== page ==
From the original questioner:
Didn't know I had to get all those folks involved. Both the design and materials are their specs, and I don't think it is a professional rendering. Never considered the inspector aspect, nor the elevator engineer other than to have the unit counterbalanced once the new materials were installed. What is typical of FR materials - 20 min, 40 min?


From contributor P:
I'm bidding on a paneling job in Calif. The project manager said there is a new law that requires that you have a certified elevator mechanic present while you are doing the install. You might want to check this out also.


From the original questioner:
Thanks as well. Am I reading correctly - this guy must be standing there or in proximity the entire time? That means that I am paying him his rate to stand and watch?


From contributor P:
That is my understanding. This job isn't in the elevators - he mentioned it in passing.


From contributor F:
In most states, elevators require a UL listing and specs. I don't know current California law and I don't think I'd even consider a job in a California elevator cab.


From contributor T:
As mentioned, elevators are governed by stiffer codes (ASME A17.1). If you’re not in tune with the specifics associated with elevators, you can/will find yourself in trouble with the union boys and the local inspectors. In most cases, you should be signatory to the union to do work associated with elevators; otherwise you are required to have standby mechanics while the work is performed (yes, your price includes their pay rate). If the union or inspectors find out you have used non-compliant materials, you will need to replace them at your cost.

It’s not only the panels you need to be concerned with but also code requirements associated with upgrading the elevators (e.g. new panels, ventilation requirements, handrails, etc).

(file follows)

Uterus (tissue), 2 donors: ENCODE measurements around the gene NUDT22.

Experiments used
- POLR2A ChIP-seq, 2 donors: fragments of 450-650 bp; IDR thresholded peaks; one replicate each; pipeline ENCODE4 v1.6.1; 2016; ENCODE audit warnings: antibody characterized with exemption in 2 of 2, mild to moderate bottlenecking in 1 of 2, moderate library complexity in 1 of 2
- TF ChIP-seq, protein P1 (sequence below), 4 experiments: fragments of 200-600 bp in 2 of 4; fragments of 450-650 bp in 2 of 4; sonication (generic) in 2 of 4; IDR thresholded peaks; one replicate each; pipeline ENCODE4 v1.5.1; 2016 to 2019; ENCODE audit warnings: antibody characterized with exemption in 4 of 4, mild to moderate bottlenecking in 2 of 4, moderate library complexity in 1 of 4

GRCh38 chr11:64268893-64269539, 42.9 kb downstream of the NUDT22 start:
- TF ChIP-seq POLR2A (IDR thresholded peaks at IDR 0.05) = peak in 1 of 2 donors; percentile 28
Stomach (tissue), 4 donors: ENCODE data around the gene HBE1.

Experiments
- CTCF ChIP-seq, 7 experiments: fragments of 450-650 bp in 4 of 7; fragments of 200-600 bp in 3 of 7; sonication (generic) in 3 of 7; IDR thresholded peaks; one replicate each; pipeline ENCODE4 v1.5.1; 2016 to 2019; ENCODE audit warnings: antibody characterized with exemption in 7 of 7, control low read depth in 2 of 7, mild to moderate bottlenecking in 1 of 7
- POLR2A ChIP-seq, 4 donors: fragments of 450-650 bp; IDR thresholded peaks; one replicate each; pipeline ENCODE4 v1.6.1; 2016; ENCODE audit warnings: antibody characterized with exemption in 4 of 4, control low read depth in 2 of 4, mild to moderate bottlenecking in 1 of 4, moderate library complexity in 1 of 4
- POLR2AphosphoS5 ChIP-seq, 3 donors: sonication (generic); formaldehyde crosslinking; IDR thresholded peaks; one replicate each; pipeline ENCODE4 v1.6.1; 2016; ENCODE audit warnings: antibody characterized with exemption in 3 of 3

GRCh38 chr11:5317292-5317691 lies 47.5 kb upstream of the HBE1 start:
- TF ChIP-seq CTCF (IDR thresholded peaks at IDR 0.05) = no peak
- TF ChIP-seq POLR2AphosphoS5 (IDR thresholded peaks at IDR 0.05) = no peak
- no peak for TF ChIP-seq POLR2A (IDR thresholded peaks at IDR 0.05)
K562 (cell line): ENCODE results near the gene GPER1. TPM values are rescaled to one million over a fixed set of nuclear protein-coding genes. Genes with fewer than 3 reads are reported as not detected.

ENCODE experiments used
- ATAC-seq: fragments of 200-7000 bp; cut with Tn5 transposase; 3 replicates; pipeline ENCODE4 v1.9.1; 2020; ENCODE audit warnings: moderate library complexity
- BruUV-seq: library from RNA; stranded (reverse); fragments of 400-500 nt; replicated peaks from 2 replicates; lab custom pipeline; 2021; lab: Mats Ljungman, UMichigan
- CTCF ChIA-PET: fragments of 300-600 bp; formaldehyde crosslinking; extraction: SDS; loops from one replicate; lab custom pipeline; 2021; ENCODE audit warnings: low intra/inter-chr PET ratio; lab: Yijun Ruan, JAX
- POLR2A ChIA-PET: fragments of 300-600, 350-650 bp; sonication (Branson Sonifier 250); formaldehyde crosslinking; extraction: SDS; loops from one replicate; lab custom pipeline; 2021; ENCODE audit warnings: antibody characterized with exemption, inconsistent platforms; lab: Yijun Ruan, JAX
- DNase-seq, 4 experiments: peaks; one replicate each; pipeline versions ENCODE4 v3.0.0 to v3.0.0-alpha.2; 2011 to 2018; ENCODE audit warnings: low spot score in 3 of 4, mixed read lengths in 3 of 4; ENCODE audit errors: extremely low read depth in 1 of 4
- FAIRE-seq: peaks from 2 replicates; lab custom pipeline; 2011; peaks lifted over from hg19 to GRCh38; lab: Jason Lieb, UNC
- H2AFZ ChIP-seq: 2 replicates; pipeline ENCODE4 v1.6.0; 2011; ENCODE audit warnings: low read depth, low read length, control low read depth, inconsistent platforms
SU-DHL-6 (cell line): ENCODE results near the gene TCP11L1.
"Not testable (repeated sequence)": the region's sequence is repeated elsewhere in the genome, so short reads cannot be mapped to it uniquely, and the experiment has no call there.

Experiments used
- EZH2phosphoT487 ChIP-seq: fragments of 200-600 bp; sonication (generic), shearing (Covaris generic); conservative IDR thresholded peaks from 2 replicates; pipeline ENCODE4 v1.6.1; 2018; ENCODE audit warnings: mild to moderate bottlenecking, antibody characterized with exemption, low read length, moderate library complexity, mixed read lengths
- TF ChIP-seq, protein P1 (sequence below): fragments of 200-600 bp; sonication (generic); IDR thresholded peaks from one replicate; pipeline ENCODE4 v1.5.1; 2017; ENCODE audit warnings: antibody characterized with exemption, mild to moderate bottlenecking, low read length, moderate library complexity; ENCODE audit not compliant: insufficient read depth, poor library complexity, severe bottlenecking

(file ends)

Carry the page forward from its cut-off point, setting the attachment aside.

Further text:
Also be aware that just because someone tells you to provide certain types of materials and sizes doesn’t mean you can. It’s your responsibility to insure they are code compliant in their end configuration. If the materials requested are not compliant, you need to make them aware and quote code only compliant materials and interior configurations.



From contributor R:
The above post is why I prefer to be a materials supplier only on most elevator jobs. My customer orders a specific product from me and my only obligation is to give him what was ordered. What the customer does with it afterwards is not my responsibility. This can be very lucrative work but must be handled properly.


From the original questioner:
Thanks for the info, especially the code issue. I think it's hogwash, plain and simple. I understand why codes are in place and follow them to a T. While my Reed Light and Residential Construction book does not cover elevators, I did take in mind most of the standards/codes that are applicable. The bid is to rip out the existing SS panels and flooring and replace with veneered panels/molding and tile for the floors, rails, etc. Sounds to me with all the extras might as well bid 20k per elevator.